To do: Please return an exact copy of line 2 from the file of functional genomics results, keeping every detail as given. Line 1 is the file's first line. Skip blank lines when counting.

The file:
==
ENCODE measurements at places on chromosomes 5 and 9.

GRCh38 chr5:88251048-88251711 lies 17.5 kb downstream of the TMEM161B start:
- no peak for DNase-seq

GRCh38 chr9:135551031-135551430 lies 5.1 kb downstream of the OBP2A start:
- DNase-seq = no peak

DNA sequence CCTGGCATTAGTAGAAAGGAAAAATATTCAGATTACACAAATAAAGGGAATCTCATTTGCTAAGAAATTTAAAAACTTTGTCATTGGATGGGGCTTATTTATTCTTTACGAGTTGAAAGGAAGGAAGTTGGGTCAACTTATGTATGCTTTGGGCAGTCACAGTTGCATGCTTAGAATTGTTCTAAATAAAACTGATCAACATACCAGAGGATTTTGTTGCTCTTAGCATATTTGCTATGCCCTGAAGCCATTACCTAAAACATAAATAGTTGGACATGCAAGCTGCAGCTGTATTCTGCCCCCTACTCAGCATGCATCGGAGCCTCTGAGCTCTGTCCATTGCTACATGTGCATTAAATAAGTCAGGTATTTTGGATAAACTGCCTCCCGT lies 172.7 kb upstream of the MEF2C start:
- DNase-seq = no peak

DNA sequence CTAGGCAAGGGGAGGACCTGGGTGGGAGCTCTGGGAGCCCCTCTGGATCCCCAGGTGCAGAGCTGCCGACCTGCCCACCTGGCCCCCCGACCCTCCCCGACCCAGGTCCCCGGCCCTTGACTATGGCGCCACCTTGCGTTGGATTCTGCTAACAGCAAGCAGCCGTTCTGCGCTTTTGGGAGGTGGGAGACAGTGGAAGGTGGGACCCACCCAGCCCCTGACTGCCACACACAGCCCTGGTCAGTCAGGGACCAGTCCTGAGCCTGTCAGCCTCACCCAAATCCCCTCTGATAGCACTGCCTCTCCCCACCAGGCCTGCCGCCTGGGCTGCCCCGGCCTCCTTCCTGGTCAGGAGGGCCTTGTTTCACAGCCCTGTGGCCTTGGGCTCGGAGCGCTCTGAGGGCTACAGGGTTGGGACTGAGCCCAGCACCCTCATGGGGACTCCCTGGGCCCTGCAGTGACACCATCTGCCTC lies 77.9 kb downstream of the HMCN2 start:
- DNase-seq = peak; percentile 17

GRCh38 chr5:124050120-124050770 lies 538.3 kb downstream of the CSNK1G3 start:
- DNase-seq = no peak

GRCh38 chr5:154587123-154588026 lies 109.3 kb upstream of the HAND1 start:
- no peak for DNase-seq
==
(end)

GRCh38 chr5:88251048-88251711 lies 17.5 kb downstream of the TMEM161B start: